Vaccine-injured student takes Ontario university to court, but future remains uncertain
Report by Curtis Heinen - 2 March 2022, original to the Toronto Moon.
Under the guidance of the provincial Chief Medical Officer of Health, all universities across Ontario implemented COVID-19 vaccination policies in the fall of 2021. These policies include a strict requirement that all students, faculty, and staff entering campuses must be fully vaccinated with two doses of a COVID-19 injection, with rare exceptions to be granted. Justin, a first-year Juris Doctor Law student, recounts his difficult experience with his university after suffering a vaccine injury from the first shot, ultimately ending in legal action against the school. His story is one of many who have unduly suffered because of poor communication and failure to accommodate on the part of university administrations.
Justin was not too concerned about the mRNA technology at first but was slightly hesitant to receive his first dose. He was waiting on more information about the vaccines because he was not working at the time, and was spending much of his time outside of the city. When talks of the university-wide vaccine mandate began, Justin thought it prudent to receive his first dose with the hope that he would be able to attend in-person courses. The consequences for Justin were wicked.
“Immediately, I started having chest pain and irregular heartbeat. It got pretty bad.”
ECG and blood tests at Toronto’s Sunnybrook Hospital ruled out blood clotting, and Justin was advised to see his family doctor. Three weeks later, he was referred to a cardiologist, which in turn took three weeks. Six weeks after his initial symptoms, Justin was still experiencing repetitive although less severe chest pain. He was diagnosed with sinus tachycardia, a medical condition for which his university does not grant exemptions from further vaccination. For such an exemption, one needs to have suffered either myocarditis or anaphylaxis from the first shot, both extremely serious conditions. Although he was still able to attend online classes and complete his coursework, Justin’s heart problems continued to plague him.
Despite having a duty under law to accommodate students with medical disabilities, the university automatically de-enrolled Justin in early February 2022 amid the university-wide switch from online to in-person classes. After the experience with the first vaccine dose, he was not prepared to take the second. With his medical situation still under investigation, the university was unwilling to accommodate. Justin exhausted his options at the university, reaching out to Human Rights Services, the Provost, President, and Ombudsperson at the school to no avail. Even his professors refused to help, despite their ability to use their own discretion for accommodations.
“It’s really frustrating. I’m not being heard and… one thing is I’ve had communications with some of these professors beforehand just on academic matters and they’re usually pretty prompt in getting back to me but when I indicate I’m at risk of being de-enrolled because I’m not fully vaccinated, I don’t hear anything from them. And to a lot of these people, I’ve communicated that I have a medical problem under investigation, and we’ve spoken about that.”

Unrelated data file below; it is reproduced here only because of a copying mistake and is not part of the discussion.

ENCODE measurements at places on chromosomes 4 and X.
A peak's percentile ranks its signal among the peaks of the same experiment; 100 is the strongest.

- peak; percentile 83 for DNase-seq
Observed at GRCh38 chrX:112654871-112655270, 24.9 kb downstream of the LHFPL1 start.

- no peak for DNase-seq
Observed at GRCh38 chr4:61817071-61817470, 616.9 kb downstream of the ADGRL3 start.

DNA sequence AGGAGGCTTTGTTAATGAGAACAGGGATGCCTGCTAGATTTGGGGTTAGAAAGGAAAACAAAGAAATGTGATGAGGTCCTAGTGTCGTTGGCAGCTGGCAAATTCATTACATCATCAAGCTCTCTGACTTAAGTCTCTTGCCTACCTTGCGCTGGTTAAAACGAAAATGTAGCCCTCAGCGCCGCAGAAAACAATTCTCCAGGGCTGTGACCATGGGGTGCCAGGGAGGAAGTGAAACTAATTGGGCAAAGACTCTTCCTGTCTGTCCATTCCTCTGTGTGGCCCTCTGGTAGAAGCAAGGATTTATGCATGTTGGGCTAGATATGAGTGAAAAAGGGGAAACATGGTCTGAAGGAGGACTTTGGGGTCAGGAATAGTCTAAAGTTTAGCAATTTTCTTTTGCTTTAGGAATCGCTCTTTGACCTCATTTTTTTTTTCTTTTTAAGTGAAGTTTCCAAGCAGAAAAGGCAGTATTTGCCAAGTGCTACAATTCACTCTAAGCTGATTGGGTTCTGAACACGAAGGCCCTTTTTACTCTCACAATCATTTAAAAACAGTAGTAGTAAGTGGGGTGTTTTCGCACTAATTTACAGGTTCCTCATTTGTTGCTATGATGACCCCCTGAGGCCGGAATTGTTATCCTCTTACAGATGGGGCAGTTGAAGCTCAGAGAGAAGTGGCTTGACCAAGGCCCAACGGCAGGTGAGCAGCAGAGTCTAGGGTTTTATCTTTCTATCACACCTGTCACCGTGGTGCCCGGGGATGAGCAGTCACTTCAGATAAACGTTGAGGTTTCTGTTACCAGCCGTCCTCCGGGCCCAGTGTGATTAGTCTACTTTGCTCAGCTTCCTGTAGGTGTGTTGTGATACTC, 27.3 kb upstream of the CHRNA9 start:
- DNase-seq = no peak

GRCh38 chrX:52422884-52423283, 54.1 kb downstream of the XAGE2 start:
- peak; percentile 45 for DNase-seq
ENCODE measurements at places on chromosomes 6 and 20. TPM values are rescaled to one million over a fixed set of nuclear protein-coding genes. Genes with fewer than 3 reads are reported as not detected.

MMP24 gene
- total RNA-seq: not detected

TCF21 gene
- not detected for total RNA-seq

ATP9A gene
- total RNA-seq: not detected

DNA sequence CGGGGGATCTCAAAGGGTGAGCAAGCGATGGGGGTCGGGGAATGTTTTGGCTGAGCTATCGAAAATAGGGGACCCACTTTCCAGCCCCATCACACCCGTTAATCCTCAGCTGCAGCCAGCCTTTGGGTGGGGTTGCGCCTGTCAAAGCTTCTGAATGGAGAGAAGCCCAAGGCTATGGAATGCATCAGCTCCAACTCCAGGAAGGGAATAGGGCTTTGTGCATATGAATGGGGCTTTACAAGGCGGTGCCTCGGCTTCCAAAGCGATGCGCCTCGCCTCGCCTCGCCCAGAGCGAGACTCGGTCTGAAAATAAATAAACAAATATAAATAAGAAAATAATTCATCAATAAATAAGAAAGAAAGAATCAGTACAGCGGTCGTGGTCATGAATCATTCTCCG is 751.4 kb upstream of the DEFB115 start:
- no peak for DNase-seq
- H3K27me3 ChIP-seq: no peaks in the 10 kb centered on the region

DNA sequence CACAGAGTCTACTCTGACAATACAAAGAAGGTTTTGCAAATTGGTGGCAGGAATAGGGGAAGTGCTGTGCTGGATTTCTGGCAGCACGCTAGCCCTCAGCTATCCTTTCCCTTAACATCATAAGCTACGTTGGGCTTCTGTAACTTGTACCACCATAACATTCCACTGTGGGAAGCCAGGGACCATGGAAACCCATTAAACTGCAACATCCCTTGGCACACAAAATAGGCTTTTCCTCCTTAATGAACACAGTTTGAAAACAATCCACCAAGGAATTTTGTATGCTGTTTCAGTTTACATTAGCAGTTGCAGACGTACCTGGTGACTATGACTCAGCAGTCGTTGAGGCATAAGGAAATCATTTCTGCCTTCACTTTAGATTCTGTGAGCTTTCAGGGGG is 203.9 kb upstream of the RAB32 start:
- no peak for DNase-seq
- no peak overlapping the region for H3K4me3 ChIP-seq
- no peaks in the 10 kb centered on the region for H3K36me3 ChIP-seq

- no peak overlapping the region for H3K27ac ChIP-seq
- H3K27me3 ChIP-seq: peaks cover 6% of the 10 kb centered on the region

Prior to his de-enrollment, Justin retained a legal team to assist him. He notified the university that he would be filing an injunction, but they didn’t budge. So, following his de-enrollment, Justin followed through, filing the injunction and a lawsuit. The details of the case remain confidential, but after a week of negotiation, a settlement was reached. Justin has since been re-enrolled and can finish his semester online, completing his final exams in a separate location from the rest of the students. However, uncertainty remains surrounding future semesters as the university has merely agreed to “act in good faith” when deciding on future accommodations. Despite the Ontario Provincial Government’s announcement that it would end vaccine mandates on March 1st, the university seems intent on maintaining its vaccination policy.
Justin wants to finish his education but is unsure if he will be able to do so given the political climate around vaccine mandates. If his university fails to accommodate him, will he be able to turn elsewhere? It’s hard to tell as of now. This Ontario university is not the only post-secondary institution to uphold its vaccination policy so vehemently as the province begins to loosen restrictions. What does this tell us about the intentions behind the policy? In Justin’s case, it certainly wasn’t to support his health.
“For those in a similar situation, the law is probably on your side and if you keep pushing, if you keep fighting, you have a right to remain in school. They have a duty to accommodate, and I know in my case they were really counting on me just giving up. You just have to stand up. Don’t make it easy on people to try and shut you out. You have a right to participate in the world more generally, but in academia specifically. You have a right to an education.”
Curtis Heinen pursues a Bachelor's degree in Urban and Regional Planning with a minor in Philosophy at Ryerson University. He is a founding member of The Amity Project, an organization by students for students dedicated to advancing medical freedom.